There have been several discussions on the forum of how to turn an Arduino on and off using a momentary contact pushbutton and some electronics. For a multi-node CAN bus project, with a 24V-DC power source, I need a bit more. If the MCU is ON, but has been inactive for a while, it sends messages to stop all outputs, puts the other nodes on the network to sleep, puts the CAN controller and transceiver to sleep, and then puts itself into PWR_DOWN sleep. Moreover, before turning power OFF, one node must do the same orderly shut down of the other nodes in the system. I want one button to do all of this, and a simple push-on, push-off switching of DC will not do.
I wanted the pushbutton to do three things:
(1) turn power ON if it is OFF
(2) turn power OFF, with an orderly shutdown of the CAN network, if it is ON and the system is AWAKE
(3) interrupt SLEEP if the system is sleeping
The schematic of what I've come up with is attached as a jpg, and the attached zip contains pdf and DesignSpark files for the schematic and pcb layout, the data sheet for Recom R-78AAxx-0.5_SMD DC-DC converters, and a small sketch to show how I'm using it. My test board was just built with through-hole components on a piece of scrap board, while the PCB (not yet ordered, so spotting errors would be appreciated) is formatted to mate with an Arduino Nano and with my CAN boards (already on hand and functioning), but has two extra rows of pads (as do the CAN boards) to make it easy to connect IO lines.
Here, I'll briefly describe the circuit.
The Recom (as for a number DC-DC switching converters from various manufacturers) has a sense pin (Vr in the schematic) that has to be either floating or high to turn the converter on. The push-button connects 24V to the R1/R2 voltage divider to feed ~5V to Vr via diode D1. R1 and R2 were chosen so that the voltage on Vr is within Recom's specs whether the 24V-nominal batteries are nearly discharged or if there's a battery charger still connected (i.e. from < 23.4 to > 29.4 volts). These resistors are paralleled by a 10 uF capacitor to keep Vr high for a hefty RC time delay. Vr is kept alive (through 47K current limiter R5) from pin A1 of the Nano, used as digital output, and R4 makes sure that pin A1 is pulled down if the Arduino power fails. A1 is set OUTPUT, HIGH during Setup () thus keeping the DC-DC converter turned on. Any pin could be used for this; A1 was not yet being used for other things. For a source voltage different from 24V, R1 and R2 would need to be changed. Their sum should be kept about the same, however, to give the same RC delay. As shown, the delay is sufficient to get Setup through the digitalWrite (A2, HIGH) instruction with a deliberate momentary push on the button, but not with just a "tap".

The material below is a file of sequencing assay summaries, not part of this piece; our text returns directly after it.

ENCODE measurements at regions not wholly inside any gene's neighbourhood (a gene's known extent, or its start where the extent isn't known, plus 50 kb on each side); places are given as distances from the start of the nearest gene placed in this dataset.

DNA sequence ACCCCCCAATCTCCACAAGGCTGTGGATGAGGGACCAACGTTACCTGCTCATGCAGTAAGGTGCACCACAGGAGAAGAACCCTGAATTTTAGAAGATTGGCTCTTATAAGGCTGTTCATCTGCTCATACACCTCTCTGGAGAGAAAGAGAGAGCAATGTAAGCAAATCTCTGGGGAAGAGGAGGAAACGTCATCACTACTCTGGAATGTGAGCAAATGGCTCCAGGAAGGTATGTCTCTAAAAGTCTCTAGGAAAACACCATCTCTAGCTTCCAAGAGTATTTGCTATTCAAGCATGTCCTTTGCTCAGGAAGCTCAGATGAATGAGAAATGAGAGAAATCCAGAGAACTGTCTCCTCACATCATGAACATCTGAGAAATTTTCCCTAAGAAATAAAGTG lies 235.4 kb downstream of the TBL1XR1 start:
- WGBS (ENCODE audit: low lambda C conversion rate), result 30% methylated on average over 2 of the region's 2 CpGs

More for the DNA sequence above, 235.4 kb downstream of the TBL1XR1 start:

A single transistor inverts the voltage from the R1/R2 divider and this connects to Arduno pin 2 (= interrupt 0) which is configured as INPUT_HIGH. I just used a 2N2222 and 100k bias and pull-down resistors for the trial board, but the schematic shows a transistor with those resistors buit-in. Voltage can not get directly to the transistor's base from Vr because of D1. Hence, pin 2 will go LOW whenever the pushbutton is pressed, then decay back to high when it is released. If the Arduino is running, the sketch tests for digitalRead (2) == LOW to set A2 LOW and turn OFF the DC-DC converter. If the Arduino is sleeping, pin 2 going low interrupts the sleep. If the Arduino is OFF, the state of pin 2 is irrelevant except that the sketch must make sure that it goes low by the end of Setup so that a shutdown is not immediately triggered on entering Loop.
The actual CANbus master node sketch is quite lengthy and does lots of other things, and I'll eventually post something about that and the Nano-sized CAN boards. For the demo sketch I've extracted just a few pieces from that, and added some lines so that you can see how it works with the Serial Monitor with or without having built an actual DC-DC board.
This circuit functions well and I think that I've designed it in a way that the Arduino is well protected. Some of the more experienced people here, though, may find flaws. If so, I'd dearly like to hear from you before I have boards made or, worse yet, fry something.